The Super Eagles are another squad of familiar names, not least Jay Jay Okocha, now an established star in the Premiership.
Nigeria's build-up has been, as always, haphazard, with 33 players missing from a 41-man training camp. There was also the will-he-won't-he saga over Bryan Robson being their coach. Robbo ended up at Bradford City.
Old guard veterans Sunday Oliseh and Finidi George will be missing and Obafemi Martins, Inter Milan's young forward, has opted out to concentrate on his club career.
The Nigerians do not look nearly as strong a side as that which lifted the Olympic title in 1996 and won this very title in 1994.
Defender Taribo West is also missing after a knee injury sustained in training camp.
Coach Coach Christian Chukwu does not have all the aces he would like in his hand and has had to call on lesser lights like Macclesfield Town's George Abbey.
Premiership stars Nwankwo Kanu and Yakubu Ayegbeni look likely to lead the attack with Okocha supplying the creativity for a side who only qualified after a controversial penalty saved them from a home loss to Angola in their final qualifier.
The acrobatic goal celebrations of Chelsea's Celestine Babayaro and Julius Aghahowa of Shakhtar Donetsk are a feature that the expectant Nigerian nation will want to see.
Babayaro has only recently ended a dispute with the Nigerian FA and has been a controversial selection for Chukwu.
There have also been questions over Okocha's participation after his fortune was lost in a bad investment in his homeland but he, and Arsenal's Kanu, hung on in England until after the first leg of the Carling Cup's semi-finals - another controversy overshadowing Nigeria's build-up.
Morocco, former winners in 1976, are best known on British shores for reaching the second round of the World Cup in 1986.
Coach Badou Zaki was the goalkeeping hero of that side and he has led something of a revolution in Moroccan football after succeeding Portugese coach Humberto Coelho in the summer of 2002.
A former player with Real Mallorca, the squad has been based on the sunshine island in preparation for the tournament.
Zaki's side were unbeaten in qualifying and didn't even concede a goal as they secured their 11th appearance at the championships.
Nourredine Naybet is the highest-profile player and the Deportivo defender will lead the team in what looks likely to be his international swansong. Most of the squad have European experience after Zaki undertook an extensive scouting mission through Europe to discover talent of Morrocan origin.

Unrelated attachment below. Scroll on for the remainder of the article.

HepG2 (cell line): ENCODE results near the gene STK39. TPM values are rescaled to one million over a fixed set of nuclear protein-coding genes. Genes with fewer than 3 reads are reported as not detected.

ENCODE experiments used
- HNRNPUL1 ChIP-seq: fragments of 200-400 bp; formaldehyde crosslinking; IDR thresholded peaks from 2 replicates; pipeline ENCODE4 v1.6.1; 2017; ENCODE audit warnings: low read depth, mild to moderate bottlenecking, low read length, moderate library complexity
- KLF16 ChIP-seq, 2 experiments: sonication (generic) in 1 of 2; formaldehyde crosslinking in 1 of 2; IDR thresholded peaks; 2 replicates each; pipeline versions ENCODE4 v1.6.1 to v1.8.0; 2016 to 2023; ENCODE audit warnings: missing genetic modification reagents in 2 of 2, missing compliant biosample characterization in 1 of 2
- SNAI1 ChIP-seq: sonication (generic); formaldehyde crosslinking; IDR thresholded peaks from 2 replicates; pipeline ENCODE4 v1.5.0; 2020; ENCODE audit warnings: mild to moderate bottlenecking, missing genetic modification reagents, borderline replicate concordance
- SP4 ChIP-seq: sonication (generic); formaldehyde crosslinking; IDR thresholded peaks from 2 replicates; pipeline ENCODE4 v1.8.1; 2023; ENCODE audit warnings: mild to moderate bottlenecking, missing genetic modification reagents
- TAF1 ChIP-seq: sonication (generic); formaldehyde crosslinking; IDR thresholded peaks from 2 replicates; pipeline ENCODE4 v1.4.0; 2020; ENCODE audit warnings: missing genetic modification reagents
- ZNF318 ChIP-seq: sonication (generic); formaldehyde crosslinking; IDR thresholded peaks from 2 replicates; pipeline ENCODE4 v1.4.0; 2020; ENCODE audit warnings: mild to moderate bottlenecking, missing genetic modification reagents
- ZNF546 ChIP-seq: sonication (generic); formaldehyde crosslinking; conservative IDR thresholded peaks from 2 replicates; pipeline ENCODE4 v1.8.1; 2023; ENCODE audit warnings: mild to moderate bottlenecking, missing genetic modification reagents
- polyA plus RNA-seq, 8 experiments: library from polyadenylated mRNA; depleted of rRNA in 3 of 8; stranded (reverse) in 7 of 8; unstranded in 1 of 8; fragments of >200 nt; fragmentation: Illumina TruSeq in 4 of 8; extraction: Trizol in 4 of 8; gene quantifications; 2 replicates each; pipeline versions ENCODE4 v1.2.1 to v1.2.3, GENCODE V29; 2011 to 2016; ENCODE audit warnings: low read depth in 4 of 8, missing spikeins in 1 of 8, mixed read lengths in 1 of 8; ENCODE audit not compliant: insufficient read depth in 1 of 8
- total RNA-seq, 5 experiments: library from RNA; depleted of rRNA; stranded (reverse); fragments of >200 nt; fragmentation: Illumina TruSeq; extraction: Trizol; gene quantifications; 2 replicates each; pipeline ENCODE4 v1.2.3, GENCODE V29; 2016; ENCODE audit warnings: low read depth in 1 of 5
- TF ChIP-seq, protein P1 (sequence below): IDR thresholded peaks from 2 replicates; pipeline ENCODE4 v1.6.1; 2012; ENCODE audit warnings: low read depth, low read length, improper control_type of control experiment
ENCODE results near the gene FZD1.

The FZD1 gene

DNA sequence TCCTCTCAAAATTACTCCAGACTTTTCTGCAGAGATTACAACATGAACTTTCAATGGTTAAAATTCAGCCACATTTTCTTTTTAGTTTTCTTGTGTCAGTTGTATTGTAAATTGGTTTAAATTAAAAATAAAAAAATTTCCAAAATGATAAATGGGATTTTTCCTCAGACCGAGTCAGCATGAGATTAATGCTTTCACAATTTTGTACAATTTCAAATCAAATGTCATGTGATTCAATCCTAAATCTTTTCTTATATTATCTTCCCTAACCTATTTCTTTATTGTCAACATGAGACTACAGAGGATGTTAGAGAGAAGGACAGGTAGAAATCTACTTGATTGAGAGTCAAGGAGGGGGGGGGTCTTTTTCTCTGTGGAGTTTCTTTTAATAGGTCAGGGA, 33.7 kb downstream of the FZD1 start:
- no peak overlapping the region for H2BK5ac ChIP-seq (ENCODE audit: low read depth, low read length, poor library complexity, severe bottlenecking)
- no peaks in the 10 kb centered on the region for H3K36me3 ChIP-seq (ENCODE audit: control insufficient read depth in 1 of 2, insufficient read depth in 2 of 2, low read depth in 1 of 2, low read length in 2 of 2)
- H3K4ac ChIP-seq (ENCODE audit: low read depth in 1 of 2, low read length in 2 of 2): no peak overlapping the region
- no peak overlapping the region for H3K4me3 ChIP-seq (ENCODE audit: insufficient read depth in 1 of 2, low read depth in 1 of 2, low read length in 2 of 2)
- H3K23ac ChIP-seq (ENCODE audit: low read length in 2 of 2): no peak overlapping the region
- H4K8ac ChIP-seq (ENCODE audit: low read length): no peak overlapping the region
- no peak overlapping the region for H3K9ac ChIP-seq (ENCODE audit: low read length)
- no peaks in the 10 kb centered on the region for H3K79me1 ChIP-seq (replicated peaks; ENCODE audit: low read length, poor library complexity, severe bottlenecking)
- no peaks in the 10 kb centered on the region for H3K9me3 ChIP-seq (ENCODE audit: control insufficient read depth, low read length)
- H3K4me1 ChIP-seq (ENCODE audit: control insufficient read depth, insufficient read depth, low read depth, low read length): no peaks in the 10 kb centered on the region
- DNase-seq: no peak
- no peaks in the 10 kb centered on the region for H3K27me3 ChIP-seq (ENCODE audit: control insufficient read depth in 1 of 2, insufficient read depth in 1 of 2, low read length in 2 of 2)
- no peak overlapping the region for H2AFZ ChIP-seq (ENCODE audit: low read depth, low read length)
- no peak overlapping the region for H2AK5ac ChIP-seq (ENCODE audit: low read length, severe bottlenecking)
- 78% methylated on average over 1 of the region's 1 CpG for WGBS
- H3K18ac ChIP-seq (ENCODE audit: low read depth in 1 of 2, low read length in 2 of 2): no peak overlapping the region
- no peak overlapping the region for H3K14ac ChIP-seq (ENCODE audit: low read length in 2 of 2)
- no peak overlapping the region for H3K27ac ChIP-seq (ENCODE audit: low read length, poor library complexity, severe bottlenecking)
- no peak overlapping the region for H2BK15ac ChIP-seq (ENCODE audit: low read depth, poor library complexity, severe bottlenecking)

Former Coventry pair Youssef Chippo and Mustafa Hadji look to be yesterday's news though current Sky Blue Youssef Safri will play in midfield.
Spartak Moscow goalkeeper Abdelilah Bagui will be experiencing a different type of climate than he's used to at club level.
They, along with Quinton Fortune of Manchester United, will be huge misses from the line-up. Fortune fell out with Mashaba in April and has been out of the picture since.
So too Benni McCarthy, now at Porto, who went into international retirement after a similar dispute with the coach. The loss of these stars has caused outrage and all but sealed Mashaba's fate.
The South Africans will now have to rely on a largely home-based squad though Spurs prospect Mbulelo Mabizela will be in Tunisia. Ajax midfielder Steven Pienaar, one of the few remaining European-based stars prepared to turn be available, is out with a serious knee injury.
Mashaba's eventual removal came after a dispute over Preston forward George Koumantarakis, who was selected for the squad despite having missed ten months of football with injury. 'Shakes' was accused of not paying attention to the fortunes of his foreign-based stars and was first suspended and then sacked.
Legal action against the SAFA led to a further extension to a chaotic pre-tournament in which the former champions were beaten by Mauritius and Senegal.
The overturning of Mashaba's suspension by a court judge will not see him return but placed great pressure on his successor and former assistant Styles Phumo.
Unknown quantities in that this is their first finals. Appearing at the expense of Zambia, who they beat in their last qualifying game.
Coach Cecil Jones Attuquayefio is a controversial figure, having replaced Belgian Rene Taelman and then chosing to leave out three established stars in Amadou Mudachirou, Hugo Robard and Djilan Thomas. This move was met with outrage from the Benin press, especially as Mudachirou is the former national captain.
A knee injury has removed the last of these from the reckoning of Attuquayefio, for whom there seems little room for sentiment.
Recognised stars of the new line-up are Laurent D'Jaffo, once of Bury and Sheffield United but now without a club, Oumar Tchomogo, top scorer in the qualifiers and now with Guingamp in France's Ligue 1 and midfielder Moussa Latoundji, who plies his trade at Germany's Energie Cottbus.
Defender Anicet Adjamossi plays at Bordeaux while fellow backline man Damien Chrysostome plays at Serie B's Padova. Alain Gaspoz, who qualifies for Benin as a result of his mother's origin, has been a star of the Swiss league for some time but only started playing for Benin last year at age 32.
Little is expected from these serious underdogs.
Nigeria v Morocco (Monastir, 1300)
S Africa v Benin (Sfax, 1700)
Nigeria v S Africa (Monastir, 1300)
Morocco v Benin (Sfax, 1700)
Morocco v S Africa (Sousse, 1700)
Nigeria v Benin (Sfax, 1700)
All kick-offs shown as GMT